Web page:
Thursday, June 18, 2009

Clover and Craft

Quick question: What is the biggest crop grown in the US? Did you say corn? Nope. Soybean? Not even close. The biggest crop grown in the US is one that requires the most water, fossil fuels and chemical fertilizers to grow, and yet no one eats. Yep. It's grass. We are a country of lawn-obsessed citizens. We toil away each weekend for perfectly manicured sod...and to what end? Why do we waste the gas, water, and fertilizers on something that we walk on, for pete's sake!

As you can see from the photo, I do not obsess about my grass. This year, the lawn is being taken over by clover, and you know what? I love it! Clover stays green all season, it can be mowed very easily when the need arises, and the flowers attract the rabbits and keep them out of my garden. I think it looks very sweet! It reminds me of English gardens, where they sow chamomile seeds into the lawn for a dainty flowery addition.

I am a gardener, not a grass grower. When I see a huge front lawn with all that grass to mow, my first thought is "Wow, what a waste. Just think of all the gardens you could grow in that space!" My sister, Jenny, has taken the bold step of planting a front yard garden. It is a growing trend that is perplexing to neighborhood homeowners associations, with rules about yard usage. Lucky for Jenny, she doesn't live in a subdivision, and she can plant her vegetables where the sunlight is...right outside her front door.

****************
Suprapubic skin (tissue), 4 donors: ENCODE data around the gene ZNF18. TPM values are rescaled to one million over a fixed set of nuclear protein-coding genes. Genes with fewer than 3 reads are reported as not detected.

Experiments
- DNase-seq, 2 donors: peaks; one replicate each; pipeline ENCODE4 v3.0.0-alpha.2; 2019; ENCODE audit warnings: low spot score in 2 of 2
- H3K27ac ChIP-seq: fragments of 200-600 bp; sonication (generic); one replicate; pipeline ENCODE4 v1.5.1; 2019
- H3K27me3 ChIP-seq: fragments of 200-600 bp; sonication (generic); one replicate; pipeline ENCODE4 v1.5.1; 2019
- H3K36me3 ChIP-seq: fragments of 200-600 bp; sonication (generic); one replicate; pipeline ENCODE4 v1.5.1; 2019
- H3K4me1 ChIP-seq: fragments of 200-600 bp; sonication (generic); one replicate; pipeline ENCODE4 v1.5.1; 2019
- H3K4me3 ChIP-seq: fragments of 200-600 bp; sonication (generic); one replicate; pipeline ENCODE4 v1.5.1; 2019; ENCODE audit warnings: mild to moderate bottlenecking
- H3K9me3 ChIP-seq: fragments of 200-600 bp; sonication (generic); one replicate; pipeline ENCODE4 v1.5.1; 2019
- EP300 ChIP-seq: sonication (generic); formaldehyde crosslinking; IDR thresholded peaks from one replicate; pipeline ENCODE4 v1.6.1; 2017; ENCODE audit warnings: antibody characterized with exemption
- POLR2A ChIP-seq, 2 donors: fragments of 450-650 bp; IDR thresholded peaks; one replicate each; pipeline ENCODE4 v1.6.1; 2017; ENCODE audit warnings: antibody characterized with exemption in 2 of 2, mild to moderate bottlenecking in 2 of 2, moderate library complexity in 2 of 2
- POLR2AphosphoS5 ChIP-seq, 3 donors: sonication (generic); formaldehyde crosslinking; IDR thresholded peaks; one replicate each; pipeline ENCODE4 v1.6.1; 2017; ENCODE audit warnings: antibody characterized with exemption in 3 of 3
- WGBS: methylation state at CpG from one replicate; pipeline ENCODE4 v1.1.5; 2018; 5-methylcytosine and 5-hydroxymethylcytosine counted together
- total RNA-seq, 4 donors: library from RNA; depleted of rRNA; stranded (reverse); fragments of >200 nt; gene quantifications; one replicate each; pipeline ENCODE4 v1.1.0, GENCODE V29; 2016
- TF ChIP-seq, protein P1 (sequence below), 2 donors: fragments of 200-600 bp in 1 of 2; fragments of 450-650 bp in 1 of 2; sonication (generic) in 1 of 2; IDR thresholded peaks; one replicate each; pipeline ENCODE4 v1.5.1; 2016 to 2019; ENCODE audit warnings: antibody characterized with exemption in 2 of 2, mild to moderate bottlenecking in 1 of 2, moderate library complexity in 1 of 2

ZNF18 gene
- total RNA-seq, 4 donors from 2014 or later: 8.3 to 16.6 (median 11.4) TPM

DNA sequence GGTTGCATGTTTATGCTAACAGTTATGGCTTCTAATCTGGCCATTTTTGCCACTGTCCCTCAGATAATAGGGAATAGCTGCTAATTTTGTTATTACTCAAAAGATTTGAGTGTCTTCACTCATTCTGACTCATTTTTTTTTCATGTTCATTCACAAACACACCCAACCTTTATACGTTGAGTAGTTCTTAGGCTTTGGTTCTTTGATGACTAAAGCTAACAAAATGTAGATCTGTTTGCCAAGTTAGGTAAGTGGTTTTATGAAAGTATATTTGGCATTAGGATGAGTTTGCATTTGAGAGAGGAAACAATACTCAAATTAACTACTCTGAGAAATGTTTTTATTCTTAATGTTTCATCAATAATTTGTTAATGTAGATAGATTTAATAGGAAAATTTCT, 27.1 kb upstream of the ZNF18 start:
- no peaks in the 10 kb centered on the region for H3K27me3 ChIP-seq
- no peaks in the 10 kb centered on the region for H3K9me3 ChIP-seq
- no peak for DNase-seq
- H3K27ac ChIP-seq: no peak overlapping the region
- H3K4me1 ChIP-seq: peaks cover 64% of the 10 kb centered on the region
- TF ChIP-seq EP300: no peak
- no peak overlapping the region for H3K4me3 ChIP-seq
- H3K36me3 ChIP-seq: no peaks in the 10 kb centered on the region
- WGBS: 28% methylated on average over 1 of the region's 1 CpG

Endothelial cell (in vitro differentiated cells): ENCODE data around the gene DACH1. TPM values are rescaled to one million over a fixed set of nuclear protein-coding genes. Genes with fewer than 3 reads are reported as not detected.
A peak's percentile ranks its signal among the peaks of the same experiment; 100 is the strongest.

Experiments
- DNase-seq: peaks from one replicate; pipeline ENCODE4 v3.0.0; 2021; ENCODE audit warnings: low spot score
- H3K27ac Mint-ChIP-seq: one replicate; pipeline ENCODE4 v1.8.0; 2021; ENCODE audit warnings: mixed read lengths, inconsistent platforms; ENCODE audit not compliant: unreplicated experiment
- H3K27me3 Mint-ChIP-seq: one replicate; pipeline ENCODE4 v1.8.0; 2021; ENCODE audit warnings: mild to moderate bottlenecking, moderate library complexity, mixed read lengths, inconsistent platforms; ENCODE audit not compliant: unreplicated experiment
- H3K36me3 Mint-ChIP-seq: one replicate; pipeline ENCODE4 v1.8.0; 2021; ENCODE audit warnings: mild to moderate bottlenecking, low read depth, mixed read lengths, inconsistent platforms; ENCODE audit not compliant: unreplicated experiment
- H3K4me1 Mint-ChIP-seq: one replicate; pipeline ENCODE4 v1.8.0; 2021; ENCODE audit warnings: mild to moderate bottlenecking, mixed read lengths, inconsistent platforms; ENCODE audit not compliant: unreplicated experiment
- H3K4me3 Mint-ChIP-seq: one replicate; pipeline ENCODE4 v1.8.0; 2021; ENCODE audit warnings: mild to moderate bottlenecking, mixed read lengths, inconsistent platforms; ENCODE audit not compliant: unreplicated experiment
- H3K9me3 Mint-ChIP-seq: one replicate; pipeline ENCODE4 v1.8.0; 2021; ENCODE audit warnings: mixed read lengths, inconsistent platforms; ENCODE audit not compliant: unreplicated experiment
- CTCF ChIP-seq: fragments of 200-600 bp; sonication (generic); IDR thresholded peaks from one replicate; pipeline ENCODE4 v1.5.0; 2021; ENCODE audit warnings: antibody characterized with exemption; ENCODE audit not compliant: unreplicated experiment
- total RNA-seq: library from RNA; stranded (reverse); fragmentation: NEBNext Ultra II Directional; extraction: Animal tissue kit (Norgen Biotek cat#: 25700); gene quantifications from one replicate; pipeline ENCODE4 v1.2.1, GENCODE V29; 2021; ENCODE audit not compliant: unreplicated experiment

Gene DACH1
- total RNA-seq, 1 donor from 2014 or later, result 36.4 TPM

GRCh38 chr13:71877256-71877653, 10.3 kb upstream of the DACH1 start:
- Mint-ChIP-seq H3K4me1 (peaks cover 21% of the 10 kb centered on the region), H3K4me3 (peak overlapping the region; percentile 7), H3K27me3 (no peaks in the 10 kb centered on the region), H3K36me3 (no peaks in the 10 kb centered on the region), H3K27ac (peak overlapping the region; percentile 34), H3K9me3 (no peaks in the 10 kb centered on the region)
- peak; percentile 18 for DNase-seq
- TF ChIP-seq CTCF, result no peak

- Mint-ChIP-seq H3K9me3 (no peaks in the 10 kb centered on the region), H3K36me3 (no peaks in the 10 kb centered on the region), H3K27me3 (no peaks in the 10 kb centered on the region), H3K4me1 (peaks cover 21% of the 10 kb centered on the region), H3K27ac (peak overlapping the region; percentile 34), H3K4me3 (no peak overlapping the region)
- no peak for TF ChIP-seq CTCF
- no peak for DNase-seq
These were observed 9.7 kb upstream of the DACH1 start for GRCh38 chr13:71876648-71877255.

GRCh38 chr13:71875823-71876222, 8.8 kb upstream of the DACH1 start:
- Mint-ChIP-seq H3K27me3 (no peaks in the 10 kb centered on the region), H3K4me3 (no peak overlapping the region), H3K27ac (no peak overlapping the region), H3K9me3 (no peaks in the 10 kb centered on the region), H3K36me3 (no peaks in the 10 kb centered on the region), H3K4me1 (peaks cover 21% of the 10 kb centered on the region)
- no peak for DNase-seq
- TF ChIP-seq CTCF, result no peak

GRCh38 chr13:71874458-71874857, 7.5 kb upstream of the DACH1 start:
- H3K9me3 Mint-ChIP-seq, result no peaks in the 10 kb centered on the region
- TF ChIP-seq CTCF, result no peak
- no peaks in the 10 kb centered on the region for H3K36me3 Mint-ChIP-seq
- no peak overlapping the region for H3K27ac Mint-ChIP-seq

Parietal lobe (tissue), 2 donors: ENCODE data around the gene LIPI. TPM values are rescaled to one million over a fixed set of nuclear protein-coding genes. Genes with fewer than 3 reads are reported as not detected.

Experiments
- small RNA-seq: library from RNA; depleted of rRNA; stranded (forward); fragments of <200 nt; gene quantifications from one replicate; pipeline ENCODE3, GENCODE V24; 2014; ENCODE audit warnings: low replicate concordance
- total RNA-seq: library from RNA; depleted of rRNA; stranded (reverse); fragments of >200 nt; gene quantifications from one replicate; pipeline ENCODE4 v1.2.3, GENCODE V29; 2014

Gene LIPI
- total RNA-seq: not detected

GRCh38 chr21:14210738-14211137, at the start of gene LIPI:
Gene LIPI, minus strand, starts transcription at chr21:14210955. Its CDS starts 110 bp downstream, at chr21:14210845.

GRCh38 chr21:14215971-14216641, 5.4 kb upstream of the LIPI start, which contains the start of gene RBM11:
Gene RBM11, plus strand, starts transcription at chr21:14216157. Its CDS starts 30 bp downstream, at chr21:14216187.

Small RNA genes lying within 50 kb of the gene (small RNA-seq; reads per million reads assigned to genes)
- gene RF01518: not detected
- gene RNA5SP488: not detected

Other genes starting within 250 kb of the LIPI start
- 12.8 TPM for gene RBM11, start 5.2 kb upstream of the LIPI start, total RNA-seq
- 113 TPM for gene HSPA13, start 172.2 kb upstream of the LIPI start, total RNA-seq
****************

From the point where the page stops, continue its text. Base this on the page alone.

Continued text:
Here's a peek at my latest needle art project. I had told myself that I'd be working on something patriotic by now, and yet here I am, still stitching flowers. I can't help myself! I still have to stitch the framing section of this project, but that should go rather quickly.

Do you think I'll be making something patriotic before Independence Day? We'll see!

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